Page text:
Casually enjoying a fusion of water and tea
Text: Keiko Nakamura / Photos: Tamami Tsukui and Takashi Oka
In the central area of Kyoto city, there is a street running north-south called Ogawa-dori, meaning “stream street,” though we don’t see any stream along the street. This street name originated from a stream which used to flow here and lead into the Horikawa river. Attracted to the good quality of the water of that stream, masters of Chado, Japan’s “way of tea,” established their home bases along the stream. Walking south on Ogawa-dori, here and there you come across shops specializing in chado implements, and a stretch of estates with impressive front gates. The estate at the north is Urasenke’s Konnichian estate, and directly south of that is Omotesenke’s Fushin’an. Mushakojisenke’s Kankyuan is a short distance further south, but nevertheless, it is intriguing that the estates of the three Sen families which were established by the great-grandchildren of Sen Rikyu, the man who developed Chado, exist along this same street. Albeit the stream was covered over in 1963, blocking its flow, the underground water is still in good condition, and the three Sen families continue to use the excellent spring at their respective estates, protecting it as a sacred place.
Urasenke is the largest Chado line of all, and the name of its tea room, “Konnichian,” is a synonym for its historical estate. Passing through the sedate cedar-bark-thatched “Kabutomon” gate and proceeding through the garden pathway, there is the Ume-no-i water well. Water is drawn from it every morning to make tea, and the well has never run dry. “The water is drawn at the hour of the tiger; around 4 o’clock in the morning, is the rule. According to the theory of Yin-Yang and the Five Elements, this is the time when positive energy increases. The water must be drawn before the rooster crows,” I was informed by Chado researcher Dr. Hiroichi Tsutsui, Vice Director of the Chado Research Center. He also said, “Legend has it that when the nation’s capital was transferred to Kyoto in 794, plum trees which put on white blossoms were brought to Kyoto from Nara, but after some years, a portion of them began putting on red blossoms.” The underground water which flows into Kyoto from the mountains on three sides is rich in minerals, so it is possible that the white plums turned to red plums owing to the iron. The water used for tea similarly is full of minerals, we could say.
I visited the Chado Kaikan training facility right across Ogawa-dori from Konnichian and was showed into a dim tea room with tatami floor. A dry landscape garden could be seen through the sliding panels made of reed, and every time a breeze arose, it made the bamboo leaves rustle. In the alcove, there was a nice harmony between the scroll reading “Pure Spring” and the Hibiscus syriacus flower. Mr. Shoji Soken sensei, wearing a light summer kimono, prepared tea for me in a beautiful manner. A distinctive feature of Urasenke’s matcha is that it is whisked well so as to be frothy. When coupled with the soft taste of the well water, the matcha tasted mellow. The astringency of the tea was probably reduced just enough by the combination of the tannin with the water which, having been boiled in an iron kettle, had increased its iron content. Dr. Tsutsui explained, “Rather than steeping the tea leaves as in Sencha, matcha is a matter of drinking the leaf altogether. The fine particles of tea powder, ground in a stone mill, are round, and blend well with the mild water. Matcha really is a fusion of water and tea.” Eisai Zenji, who brought tea back to Japan from China in the Kamakura Period, wrote, “It is an elixir for eternal good health,” and by drinking this precious tea leaf, people have experienced its effectiveness. Urasenke has many overseas associations, and Mr. Shoji travels around not only Japan but also places overseas teaching Chado. He told me, “It was hard water I used in Saint Petersburg, Russia, last summer. When I came back to Japan, I appreciated that we have soft water, for soft water does go well with tea after all.”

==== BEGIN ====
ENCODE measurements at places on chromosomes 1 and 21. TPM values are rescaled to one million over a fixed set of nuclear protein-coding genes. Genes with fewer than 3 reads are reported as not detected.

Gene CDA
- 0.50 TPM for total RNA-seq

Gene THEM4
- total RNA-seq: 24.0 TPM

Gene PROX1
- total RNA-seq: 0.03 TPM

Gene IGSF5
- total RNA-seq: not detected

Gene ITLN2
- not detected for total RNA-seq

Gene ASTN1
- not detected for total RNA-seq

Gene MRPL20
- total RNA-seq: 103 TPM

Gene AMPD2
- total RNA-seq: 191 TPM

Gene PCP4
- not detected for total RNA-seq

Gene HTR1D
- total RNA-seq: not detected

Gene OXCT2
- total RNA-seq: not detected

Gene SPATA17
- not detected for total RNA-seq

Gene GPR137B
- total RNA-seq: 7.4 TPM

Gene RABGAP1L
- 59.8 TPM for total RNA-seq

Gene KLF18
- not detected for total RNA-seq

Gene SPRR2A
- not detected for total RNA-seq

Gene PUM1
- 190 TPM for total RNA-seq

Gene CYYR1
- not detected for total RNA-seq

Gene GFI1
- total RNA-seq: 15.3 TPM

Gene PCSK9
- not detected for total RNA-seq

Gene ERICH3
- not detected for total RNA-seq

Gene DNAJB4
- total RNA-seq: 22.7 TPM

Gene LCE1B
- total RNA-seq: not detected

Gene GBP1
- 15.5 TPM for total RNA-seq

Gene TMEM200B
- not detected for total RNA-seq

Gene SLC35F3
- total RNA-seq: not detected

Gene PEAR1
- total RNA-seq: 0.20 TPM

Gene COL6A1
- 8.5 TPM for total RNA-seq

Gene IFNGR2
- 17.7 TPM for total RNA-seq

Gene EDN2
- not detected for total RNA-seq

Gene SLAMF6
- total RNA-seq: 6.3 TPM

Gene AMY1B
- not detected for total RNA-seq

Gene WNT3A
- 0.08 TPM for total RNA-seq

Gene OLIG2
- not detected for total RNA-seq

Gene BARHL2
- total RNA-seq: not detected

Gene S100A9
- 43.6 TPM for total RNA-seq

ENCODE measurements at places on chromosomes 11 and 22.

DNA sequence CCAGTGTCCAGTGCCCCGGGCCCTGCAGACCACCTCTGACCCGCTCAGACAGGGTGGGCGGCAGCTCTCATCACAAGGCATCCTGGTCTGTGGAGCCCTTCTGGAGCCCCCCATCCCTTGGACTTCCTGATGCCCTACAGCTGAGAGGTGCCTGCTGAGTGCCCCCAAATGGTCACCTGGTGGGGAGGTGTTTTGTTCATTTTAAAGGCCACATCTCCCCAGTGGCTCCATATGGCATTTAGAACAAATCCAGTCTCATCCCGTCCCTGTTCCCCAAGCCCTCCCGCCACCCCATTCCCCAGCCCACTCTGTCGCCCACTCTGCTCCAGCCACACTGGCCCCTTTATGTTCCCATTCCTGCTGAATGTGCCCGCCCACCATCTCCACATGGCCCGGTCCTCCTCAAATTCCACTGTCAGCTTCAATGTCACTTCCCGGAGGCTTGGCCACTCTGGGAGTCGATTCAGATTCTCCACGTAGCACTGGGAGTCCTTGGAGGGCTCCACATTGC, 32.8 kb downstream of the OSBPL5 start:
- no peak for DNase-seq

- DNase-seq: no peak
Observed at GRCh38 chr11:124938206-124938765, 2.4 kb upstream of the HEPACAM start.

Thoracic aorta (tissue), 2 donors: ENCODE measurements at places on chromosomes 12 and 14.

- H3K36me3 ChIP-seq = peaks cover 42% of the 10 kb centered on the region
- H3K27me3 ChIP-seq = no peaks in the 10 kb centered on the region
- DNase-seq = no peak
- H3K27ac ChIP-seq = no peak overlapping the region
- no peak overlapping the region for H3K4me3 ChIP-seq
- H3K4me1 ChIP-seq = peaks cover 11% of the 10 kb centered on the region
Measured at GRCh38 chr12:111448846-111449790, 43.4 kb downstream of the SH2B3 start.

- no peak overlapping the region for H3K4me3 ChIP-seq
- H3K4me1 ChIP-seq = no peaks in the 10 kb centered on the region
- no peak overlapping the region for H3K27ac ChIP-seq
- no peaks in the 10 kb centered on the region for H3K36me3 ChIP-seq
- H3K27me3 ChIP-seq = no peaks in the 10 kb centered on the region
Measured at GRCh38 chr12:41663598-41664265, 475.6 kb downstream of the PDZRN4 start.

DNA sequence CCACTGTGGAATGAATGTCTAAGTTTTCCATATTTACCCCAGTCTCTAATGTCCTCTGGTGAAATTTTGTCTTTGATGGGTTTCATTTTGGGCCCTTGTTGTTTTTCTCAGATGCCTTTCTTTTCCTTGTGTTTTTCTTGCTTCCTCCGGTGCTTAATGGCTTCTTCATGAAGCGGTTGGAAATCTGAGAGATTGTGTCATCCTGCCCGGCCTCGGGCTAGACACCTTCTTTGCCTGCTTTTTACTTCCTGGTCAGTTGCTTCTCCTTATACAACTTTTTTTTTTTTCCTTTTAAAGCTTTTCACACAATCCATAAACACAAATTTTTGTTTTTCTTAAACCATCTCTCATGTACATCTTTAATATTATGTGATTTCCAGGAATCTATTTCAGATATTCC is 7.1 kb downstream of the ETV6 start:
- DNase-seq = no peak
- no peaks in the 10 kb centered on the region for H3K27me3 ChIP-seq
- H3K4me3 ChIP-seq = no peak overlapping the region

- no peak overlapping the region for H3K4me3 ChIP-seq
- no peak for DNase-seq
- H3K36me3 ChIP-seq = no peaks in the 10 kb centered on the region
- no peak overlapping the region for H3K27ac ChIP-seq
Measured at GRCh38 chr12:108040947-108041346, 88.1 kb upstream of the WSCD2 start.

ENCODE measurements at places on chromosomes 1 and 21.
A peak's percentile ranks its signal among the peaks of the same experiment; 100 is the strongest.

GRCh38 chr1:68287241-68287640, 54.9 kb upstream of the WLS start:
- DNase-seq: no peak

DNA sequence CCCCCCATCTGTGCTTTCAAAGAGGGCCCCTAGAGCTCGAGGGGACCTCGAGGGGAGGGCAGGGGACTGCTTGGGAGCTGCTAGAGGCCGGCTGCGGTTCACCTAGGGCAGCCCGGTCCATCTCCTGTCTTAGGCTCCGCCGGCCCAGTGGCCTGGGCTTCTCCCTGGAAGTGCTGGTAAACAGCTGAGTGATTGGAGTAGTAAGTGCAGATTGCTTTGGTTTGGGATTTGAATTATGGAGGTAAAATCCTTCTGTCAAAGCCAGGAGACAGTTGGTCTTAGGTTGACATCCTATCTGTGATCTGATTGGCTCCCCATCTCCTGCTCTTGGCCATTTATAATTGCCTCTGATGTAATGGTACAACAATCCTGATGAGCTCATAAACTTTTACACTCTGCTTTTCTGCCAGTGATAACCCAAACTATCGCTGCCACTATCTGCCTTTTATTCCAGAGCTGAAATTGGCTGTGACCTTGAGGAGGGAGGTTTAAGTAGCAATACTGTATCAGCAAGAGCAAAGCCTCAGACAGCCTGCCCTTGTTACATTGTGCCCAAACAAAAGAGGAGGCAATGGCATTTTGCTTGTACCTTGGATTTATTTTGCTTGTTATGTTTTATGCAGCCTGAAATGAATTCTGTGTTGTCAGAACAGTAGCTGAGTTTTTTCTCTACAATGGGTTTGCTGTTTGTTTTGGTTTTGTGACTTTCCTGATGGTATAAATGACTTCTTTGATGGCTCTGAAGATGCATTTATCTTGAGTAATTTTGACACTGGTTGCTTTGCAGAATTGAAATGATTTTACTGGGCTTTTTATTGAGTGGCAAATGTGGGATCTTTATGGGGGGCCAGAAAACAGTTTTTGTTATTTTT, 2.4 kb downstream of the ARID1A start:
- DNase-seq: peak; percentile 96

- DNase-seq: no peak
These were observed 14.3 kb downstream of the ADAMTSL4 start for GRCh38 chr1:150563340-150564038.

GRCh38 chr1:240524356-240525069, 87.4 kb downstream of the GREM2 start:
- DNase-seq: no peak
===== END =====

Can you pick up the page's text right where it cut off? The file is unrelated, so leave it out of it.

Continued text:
Urasenke’s Chado Research Center is a facility where one can get the feel of Japanese traditional culture by such means as viewing the exhibitions mounted several times a year in the galleries. One feature is that, with admission, visitors can have matcha service in the ryurei style, meaning using tables and chairs, as opposed to sitting properly in a traditional-style Japanese room. Japan’s first international Expo was held in 1871, in Kyoto, and for the Kyoto Expo the next year, the 11th-generation Urasenke grand master ― the grand master five generations previous to the current grand master ― thought up the ryurei style for welcoming guests from overseas. Ms. Yoko Nakano, who is in charge of the matcha service at the Chado Research Center, explained, “We receive many kinds of overseas guests; some do not like the unfamiliar taste of the matcha, while some hold out their tea bowls and request second helpings. This is a place to enjoy tasting the tea at ease, so please drink it as you like.” There’s no need for stiffness, no worry about feet feeling numb, and another nice point is that the servers will explain about the manners and the decorative articles if you ask. It is not enough to simply drink the matcha quietly, for the thing to do is to sip up the last bit with an audible quick last sip. That way, you fully partake of the kind efforts of the one who prepared the tea, and there can be this communication between you. I was not aware of this before. Enjoying the “fusion of water and tea” to the last sip, I felt contented and refreshed.
Urasenke Center, 1st and 2nd F
ADDRESS : 682 Teranouchi Tate-cho, Horikawa-dori Teranouchi agaru, Kamigyo-ku, Kyoto
Tel: 075-431-6474 (Japanese); 075-451-8516 (English)
HOURS： 9:30 a.m. ～ 4:30 p.m.
Contact : firstname.lastname@example.org